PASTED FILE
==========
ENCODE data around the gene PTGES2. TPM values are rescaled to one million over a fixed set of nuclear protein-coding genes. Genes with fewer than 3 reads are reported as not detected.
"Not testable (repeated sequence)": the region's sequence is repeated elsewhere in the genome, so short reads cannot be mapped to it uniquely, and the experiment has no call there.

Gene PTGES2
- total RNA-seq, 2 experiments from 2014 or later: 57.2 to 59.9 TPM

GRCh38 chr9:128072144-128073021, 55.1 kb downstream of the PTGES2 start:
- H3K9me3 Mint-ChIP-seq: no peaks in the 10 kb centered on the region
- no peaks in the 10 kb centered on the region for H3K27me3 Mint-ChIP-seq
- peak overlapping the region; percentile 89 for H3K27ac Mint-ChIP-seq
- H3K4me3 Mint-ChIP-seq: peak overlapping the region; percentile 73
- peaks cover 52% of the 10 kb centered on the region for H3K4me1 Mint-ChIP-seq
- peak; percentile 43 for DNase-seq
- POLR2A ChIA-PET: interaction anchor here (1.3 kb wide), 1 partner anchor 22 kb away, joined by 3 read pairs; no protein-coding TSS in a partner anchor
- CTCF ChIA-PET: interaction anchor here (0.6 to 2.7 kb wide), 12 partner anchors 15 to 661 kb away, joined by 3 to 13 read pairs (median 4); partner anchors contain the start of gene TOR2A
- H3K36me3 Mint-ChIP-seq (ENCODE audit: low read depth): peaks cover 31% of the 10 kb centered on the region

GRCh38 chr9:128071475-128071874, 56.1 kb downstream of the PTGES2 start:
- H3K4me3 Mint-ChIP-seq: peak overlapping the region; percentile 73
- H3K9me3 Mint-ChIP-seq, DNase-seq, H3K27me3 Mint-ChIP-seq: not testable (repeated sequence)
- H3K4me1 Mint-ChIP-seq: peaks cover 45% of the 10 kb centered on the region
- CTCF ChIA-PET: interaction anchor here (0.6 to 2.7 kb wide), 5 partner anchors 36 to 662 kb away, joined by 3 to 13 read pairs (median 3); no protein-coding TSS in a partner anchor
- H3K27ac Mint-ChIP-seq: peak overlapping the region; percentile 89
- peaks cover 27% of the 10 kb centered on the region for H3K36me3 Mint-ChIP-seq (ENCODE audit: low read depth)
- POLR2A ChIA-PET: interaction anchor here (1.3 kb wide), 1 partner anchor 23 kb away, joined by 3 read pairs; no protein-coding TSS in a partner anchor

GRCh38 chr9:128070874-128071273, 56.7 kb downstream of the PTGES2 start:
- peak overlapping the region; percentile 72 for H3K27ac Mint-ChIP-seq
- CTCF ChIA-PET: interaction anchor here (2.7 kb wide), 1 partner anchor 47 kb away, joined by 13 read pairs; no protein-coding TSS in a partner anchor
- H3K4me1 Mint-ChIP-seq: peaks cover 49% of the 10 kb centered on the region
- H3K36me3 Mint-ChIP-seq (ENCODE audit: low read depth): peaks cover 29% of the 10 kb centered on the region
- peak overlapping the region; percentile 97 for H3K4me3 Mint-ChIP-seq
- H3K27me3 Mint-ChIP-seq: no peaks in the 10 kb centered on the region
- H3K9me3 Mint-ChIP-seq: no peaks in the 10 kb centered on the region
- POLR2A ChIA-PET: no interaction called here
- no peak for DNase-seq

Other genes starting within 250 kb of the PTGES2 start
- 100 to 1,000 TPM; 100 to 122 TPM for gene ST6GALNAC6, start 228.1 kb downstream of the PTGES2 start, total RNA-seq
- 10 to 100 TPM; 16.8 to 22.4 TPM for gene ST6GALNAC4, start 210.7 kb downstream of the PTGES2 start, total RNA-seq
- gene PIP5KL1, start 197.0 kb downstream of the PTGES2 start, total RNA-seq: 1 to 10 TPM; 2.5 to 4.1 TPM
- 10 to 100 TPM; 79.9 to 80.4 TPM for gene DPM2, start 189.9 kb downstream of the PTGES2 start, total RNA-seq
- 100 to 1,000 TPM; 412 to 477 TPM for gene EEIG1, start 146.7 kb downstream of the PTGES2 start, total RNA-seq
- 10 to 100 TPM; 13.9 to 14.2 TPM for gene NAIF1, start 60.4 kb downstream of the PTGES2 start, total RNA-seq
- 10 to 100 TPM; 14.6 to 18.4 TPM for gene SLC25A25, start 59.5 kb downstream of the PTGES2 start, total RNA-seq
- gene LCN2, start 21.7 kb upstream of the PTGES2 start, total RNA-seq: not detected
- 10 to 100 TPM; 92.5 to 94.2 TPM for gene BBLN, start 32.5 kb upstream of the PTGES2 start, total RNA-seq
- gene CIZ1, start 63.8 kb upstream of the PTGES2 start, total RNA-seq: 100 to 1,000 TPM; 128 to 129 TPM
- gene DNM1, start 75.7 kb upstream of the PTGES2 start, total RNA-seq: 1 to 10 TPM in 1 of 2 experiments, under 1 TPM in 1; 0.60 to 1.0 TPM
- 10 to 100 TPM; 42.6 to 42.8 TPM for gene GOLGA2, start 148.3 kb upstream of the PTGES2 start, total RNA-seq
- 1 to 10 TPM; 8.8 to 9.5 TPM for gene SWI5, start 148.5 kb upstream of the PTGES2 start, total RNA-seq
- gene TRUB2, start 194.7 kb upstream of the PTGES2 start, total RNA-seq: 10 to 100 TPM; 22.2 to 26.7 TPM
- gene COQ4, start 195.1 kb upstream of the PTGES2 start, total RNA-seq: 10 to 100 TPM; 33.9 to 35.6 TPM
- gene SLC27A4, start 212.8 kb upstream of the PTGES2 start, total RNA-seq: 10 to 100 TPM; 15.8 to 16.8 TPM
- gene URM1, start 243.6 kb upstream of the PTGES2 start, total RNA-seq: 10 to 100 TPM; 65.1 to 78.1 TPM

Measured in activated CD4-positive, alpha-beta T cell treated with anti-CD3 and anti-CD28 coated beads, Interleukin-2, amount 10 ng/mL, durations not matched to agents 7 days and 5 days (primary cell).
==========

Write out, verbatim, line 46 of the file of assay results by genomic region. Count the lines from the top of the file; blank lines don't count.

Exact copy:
- 1 to 10 TPM; 8.8 to 9.5 TPM for gene SWI5, start 148.5 kb upstream of the PTGES2 start, total RNA-seq